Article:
• The moraic n has various phonetic realizations:
    • Before an n, t, d or r, it is pronounced [n].
    • Before a k or g, it is pronounced [ŋ].
    • Before an m, b or p, it is pronounced as [m]. It is written as m in some versions of Hepburn, but as n in Wikipedia’s modified Hepburn.
    • It is otherwise pronounced as [ɴ] or [ɯ̃].

ConsonantsEdit

  • Consonants other than f and r are generally pronounced as in English.
  • The consonant f is bilabial: the teeth are not used, and the sound is much softer than the "f" of English.
  • The consonant r is similar to Korean r. To an English speaker's ears, its pronunciation lies somewhere between a flapped t (as in American and Australian English better and ladder), an l and a d.
  • Double consonants (kk, tt, etc.) basically indicate a slight, sharp pause before and stronger emphasis of the following sound, more similar to Italian than English. Spelling anomalies:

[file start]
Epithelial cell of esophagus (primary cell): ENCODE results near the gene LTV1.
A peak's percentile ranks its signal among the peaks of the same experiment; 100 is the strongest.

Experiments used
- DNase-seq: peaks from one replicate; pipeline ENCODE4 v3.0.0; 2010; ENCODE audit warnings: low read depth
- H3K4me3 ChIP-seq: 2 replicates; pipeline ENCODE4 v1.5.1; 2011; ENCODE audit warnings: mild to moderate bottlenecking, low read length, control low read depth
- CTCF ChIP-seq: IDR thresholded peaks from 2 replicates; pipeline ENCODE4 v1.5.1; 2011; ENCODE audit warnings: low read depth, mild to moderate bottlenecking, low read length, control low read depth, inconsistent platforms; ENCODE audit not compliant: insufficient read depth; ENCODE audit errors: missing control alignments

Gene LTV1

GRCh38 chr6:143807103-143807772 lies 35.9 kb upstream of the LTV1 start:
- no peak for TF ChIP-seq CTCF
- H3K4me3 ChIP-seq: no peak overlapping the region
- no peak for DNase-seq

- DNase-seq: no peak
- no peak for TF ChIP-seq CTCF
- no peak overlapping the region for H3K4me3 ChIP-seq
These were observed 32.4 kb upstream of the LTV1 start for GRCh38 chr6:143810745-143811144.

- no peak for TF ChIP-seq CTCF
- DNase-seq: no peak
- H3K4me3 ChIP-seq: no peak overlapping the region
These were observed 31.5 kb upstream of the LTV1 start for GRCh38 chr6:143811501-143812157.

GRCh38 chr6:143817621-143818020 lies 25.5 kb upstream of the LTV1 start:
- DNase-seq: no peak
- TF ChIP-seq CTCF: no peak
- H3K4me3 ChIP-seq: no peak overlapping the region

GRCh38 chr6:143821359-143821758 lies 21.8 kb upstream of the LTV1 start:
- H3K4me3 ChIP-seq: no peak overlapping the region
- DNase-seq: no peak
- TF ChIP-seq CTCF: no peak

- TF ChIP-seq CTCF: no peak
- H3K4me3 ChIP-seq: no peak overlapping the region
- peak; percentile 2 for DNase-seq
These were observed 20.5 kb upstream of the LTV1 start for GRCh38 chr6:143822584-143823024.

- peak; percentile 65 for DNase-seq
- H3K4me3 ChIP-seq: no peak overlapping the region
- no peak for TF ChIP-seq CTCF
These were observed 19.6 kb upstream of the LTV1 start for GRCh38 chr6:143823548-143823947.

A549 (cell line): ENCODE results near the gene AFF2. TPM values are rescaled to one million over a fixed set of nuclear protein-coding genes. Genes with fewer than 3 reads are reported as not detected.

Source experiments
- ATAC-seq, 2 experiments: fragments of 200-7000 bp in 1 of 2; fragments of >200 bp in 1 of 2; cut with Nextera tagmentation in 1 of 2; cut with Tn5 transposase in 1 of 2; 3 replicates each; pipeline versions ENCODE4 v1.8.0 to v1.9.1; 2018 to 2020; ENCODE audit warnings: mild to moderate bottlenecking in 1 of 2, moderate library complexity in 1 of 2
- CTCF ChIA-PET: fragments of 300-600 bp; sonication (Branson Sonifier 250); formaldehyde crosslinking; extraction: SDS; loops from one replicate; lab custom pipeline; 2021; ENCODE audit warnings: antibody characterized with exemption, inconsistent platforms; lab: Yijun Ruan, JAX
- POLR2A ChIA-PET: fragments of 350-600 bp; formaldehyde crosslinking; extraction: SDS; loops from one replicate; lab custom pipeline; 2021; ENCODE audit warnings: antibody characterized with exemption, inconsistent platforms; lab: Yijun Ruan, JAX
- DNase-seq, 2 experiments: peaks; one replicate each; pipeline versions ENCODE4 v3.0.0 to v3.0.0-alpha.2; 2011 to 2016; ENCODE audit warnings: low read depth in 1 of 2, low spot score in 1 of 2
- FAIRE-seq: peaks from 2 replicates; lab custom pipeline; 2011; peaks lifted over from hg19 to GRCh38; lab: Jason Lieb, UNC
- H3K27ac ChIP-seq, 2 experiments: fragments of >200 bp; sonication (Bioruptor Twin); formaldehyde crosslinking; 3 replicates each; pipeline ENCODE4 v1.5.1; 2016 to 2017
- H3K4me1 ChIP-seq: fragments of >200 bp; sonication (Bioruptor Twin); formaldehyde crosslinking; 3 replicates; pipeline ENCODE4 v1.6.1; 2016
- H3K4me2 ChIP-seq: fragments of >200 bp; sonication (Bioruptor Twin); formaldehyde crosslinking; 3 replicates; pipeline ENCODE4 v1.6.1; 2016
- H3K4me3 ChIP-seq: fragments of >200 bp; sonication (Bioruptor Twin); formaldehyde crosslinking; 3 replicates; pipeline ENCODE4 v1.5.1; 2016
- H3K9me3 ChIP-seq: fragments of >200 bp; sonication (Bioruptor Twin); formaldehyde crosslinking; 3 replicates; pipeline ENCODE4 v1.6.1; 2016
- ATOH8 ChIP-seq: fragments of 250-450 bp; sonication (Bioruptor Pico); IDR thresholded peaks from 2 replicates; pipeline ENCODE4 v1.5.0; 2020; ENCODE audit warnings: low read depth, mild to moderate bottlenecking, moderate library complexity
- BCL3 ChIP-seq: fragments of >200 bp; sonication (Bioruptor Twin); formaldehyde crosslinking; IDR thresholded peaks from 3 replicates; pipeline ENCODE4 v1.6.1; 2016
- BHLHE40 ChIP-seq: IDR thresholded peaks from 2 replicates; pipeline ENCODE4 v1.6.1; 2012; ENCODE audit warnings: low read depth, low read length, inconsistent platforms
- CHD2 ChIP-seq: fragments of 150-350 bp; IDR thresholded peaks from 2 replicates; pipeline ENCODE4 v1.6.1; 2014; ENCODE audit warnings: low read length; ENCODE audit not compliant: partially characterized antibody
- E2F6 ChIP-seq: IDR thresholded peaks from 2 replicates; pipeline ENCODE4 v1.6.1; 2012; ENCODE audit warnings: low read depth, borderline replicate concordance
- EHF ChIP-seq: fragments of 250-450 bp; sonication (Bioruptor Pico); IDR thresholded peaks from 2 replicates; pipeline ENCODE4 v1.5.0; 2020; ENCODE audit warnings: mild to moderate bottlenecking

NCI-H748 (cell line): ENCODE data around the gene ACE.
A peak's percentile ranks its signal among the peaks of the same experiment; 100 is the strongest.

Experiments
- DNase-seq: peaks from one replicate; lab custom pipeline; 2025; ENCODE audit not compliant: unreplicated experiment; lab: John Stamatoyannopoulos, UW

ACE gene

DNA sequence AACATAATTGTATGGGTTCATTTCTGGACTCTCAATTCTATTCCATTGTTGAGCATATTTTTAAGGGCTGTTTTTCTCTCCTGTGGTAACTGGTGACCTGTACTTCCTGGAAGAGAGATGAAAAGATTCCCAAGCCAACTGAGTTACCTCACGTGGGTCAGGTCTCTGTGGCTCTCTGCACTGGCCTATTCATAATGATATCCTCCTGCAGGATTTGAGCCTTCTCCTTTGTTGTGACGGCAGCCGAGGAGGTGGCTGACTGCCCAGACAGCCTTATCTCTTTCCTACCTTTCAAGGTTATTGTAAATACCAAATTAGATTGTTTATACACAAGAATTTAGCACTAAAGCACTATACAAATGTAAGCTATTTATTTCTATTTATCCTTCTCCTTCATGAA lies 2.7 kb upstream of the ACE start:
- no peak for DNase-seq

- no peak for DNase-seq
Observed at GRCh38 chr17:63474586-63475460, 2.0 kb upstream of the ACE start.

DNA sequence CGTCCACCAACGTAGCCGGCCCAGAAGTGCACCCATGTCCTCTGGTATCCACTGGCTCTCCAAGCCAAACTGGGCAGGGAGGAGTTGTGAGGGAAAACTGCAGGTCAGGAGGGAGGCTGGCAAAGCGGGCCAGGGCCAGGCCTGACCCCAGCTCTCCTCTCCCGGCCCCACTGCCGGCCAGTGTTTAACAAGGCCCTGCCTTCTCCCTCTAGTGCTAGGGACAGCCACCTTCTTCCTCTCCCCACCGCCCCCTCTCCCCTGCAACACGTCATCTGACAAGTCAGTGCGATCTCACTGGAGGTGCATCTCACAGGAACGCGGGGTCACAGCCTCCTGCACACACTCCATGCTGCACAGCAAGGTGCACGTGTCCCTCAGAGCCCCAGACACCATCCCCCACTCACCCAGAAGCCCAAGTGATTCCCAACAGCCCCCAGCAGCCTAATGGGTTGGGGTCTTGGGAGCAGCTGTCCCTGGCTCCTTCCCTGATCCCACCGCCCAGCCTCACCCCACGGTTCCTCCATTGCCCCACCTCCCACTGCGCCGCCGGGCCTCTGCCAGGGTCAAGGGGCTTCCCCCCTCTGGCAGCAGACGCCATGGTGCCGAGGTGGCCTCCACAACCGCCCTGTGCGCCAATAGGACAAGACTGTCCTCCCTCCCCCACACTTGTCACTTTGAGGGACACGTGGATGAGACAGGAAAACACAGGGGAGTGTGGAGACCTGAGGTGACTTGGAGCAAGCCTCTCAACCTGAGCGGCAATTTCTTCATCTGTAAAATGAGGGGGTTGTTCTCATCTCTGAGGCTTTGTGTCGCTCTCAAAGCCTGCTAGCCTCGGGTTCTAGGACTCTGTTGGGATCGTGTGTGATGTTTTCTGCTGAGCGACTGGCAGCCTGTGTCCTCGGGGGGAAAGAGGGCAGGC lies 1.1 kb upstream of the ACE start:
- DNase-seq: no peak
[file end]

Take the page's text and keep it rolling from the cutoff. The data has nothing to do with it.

• double ch is written as tch (sometimes cch),
    • double sh is written as ssh and
    • double ts is written as tts.

When a consonant is followed by another of the same letter, the first consonant is written with a chiisai (made-smaller) tsu (つ/ツ). Exception: Double n. In this case, being as n (ん/ン) is a single consonant, it can be written by itself. (Ex: Woman: Onna-おんな)

In the Toaru Majutsu no Index wikiEdit

In the Toaru Majutsu no Index wiki, the "ou" and others is preferred to using macrons, umlauts, and other diacritics, and is the current standard for easier searching. However, this only applies to romanizations of Japanese names and words, but are however, kept for words from different languages such as the Mjölnir.

Japanese namesEdit

Main article: Wikipedia:Japanese name

In Japan the given name always comes after the family name:

  • Example: 福田康夫 (Fukuda Yasuo). 福田 ("Fukuda") is the family name.

A similar, reverse name ordering is used in Chinese and Hungarian.

However, to reflect the Western convention of listing the given name first and the family name last, some Japanese people born since the establishment of the Meiji era (1868-09-08) conform to the "given name, family name" order in western texts. So 福田康夫 (Fukuda Yasuo) is listed as "Yasuo Fukuda". On Wikipedia, normally Western order is used for people born from the first year of Meiji (1868) onward.

In the Toaru Majutsu no Index wikiEdit

The Japanese naming convention is used in the wiki for all Japanese characters as well as real world persons of Japanese citizenship.

See alsoEdit